The Coward Revealed in Arthur Miller's Death of a Salesman

The Coward Revealed in Arthur Miller's Death of a Salesman

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The Coward Revealed in Arthur Miller's Death of a Salesman    

In the play Death of a Salesman by Arthur Miller, the main character, Willy Loman, is a struggling salesman. Willy Loman is a complex character who confuses illusion with reality. In a way, Willy has two personalities in this play. The one we see in the present action is a tired man in his sixties. The other Willy is the one we see in flashbacks. He is young and confident.

In Act Two, Scene Fourteen, Willy’s son Biff tells him that he loves him. Willy can tell that Biff is not just saying this out of pity because Biff is sobbing. In a flashback, Willy speaks to his dead brother Ben. Ben keeps saying "Time, William, Time", reminding him that suicide is closing in. Ben also tells Willy that he should come to the jungle. In this scene, the jungle represents opportunities for success. The reason that Ben tells Willy to come to the jungle, is that when in the jungle, Willy can get the diamonds. The diamonds represent the insurance money that the family will get from Willy’s accident. Therefore, Ben is saying that the only way Willy can get twenty thousand dollars in insurance money is to kill himself, or symbolically Ben is saying that the only way to get the diamonds is to enter the jungle. Willy also talks to Ben how great Biff would do with all of that money.

Willy thinks one more time about Biff and how he was a great football player. This shows that Willy still thinks of Biff as a football hero, which is one of the reasons Willy thinks Biff is so magnificent. As Willy is finishing up his thoughts, his wife, Linda, is calling him to come up to bed. After this happens, the sound of a speeding car is heard driving off into the night. In the same scene, Willy’s wife Linda has come to make a peace with their two sons, Biff and Happy. Linda also suspects that Willy may kill himself. She made a big mistake by leaving the disturbed Willy alone. The rubber tubing that Linda found on the heater foreshadows Willy’s suicide. Linda doesn’t want Willy to kill himself, but believes that she cannot interfere with his business.

I believe that Willy’s suicide was an escape from shame. He couldn’t keep living his life as a lie.

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Willy could not face reality. When people talked to him, he only heard what he wanted to hear. He was a very distracted and disturbed man. After losing his job, he felt he was too unsuccessful to go on living. His principles in life were based on being popular. He believed that if you were popular, you would be successful. Eventually, he faced reality and realized that he was not popular. A combination of his shame and his unpopularity is what killed Willy Loman. He felt like a failure.

From Willy’s point of view, the suicide was an act of love. He believed that by killing himself, Biff would be much more successful. Willy thinks that Biff is magnificent and wants to show it to him by giving him twenty thousand dollars in insurance money. A problem could arise here because it is not even certain that Willy’s suicide will be called an accident. If the insurance company sees it as a suicide, Biff will not get the money.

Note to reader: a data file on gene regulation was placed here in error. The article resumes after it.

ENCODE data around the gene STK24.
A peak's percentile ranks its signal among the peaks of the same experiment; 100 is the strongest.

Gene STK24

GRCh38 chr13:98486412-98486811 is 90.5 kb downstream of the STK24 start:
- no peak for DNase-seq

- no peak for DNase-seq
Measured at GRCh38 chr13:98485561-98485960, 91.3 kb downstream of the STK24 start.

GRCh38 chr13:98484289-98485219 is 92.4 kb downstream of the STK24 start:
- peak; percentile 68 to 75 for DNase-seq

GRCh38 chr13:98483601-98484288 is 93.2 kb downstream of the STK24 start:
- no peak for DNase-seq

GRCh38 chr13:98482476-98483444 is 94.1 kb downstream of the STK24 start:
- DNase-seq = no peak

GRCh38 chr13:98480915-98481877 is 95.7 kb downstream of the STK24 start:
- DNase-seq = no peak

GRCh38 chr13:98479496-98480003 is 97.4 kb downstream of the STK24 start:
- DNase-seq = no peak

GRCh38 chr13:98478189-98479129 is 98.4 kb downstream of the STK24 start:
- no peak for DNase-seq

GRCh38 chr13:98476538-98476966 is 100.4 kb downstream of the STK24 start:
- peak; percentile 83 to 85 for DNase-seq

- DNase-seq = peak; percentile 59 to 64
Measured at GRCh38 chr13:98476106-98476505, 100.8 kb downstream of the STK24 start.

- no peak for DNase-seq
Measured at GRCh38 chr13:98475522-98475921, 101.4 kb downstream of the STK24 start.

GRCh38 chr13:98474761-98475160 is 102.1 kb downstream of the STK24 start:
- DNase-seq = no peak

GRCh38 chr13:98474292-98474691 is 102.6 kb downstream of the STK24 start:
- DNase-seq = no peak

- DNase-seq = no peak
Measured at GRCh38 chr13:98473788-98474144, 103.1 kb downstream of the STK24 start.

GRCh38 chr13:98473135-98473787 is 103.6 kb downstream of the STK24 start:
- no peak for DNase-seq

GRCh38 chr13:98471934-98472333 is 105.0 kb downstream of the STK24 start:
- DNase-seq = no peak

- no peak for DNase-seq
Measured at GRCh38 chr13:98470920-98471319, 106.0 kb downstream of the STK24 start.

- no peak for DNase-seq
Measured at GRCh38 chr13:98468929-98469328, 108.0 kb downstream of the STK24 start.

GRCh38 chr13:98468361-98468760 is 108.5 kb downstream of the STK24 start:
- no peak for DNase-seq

From the family’s point of view, the suicide was very confusing. Each member of the family had a different idea of why Willy killed himself. Linda was wondering why no one had come to the funeral. This shows that Linda had always trusted Willy and had believed all of the phony dreams that Willy had told her. Linda had reason to believe that Willy killed himself because of the mortgage payments. This is very ironic because after Willy killed himself, the house was paid off and they were free and clear of any more payments. Biff comes to realize that Willy had "the wrong dreams". Biff is still going to go out west to fulfill his own dreams instead of making himself big in New York which is something he hates. Happy believes that his father was a great man. He wants to prove that Willy did not die in vain. He will justify Willy’s dreams by being manager of the store. It seems that Happy is almost becoming another Willy.

I believe that Willy’s suicide was a cowardly act. Since he was fired, he felt that he had no reason to live. It seemed that the only thing that mattered to Willy was success and money. When he didn’t have either of those things, he did the only thing he felt he could do and that was to take his own life for sum of twenty thousand dollars. Willy did not give much thought as to how his family would feel after killing himself. He only thought about the money they would possibly get from the insurance company. I feel he took the coward’s way out by killing himself instead of trying to solve his problems.

Willy Loman thought his suicide was a courageous act. He thought he was being very brave by killing himself. He felt that he took the hard way out. Willy may have thought that he was the only one to suffer. His confusion between illusion and reality was very strong at the end of the play. He thinks he is going into the jungle to get diamonds but in reality, he is killing himself to get insurance money.

Biff saw Willy’s suicide as a cowardly act. He realized that all of Willy’s dreams were wrong, and that Willy had the wrong perspective on life. By committing suicide, Willy took the easy way out. Biff still will miss his father but he will not let his sorrow overcome him.

In conclusion, Willy Loman was a very confused and disturbed man. He would look into the past to see where he made his mistakes. He suffered from delusions. By killing himself, he is portrayed as a coward who certainly had his priorities confused.
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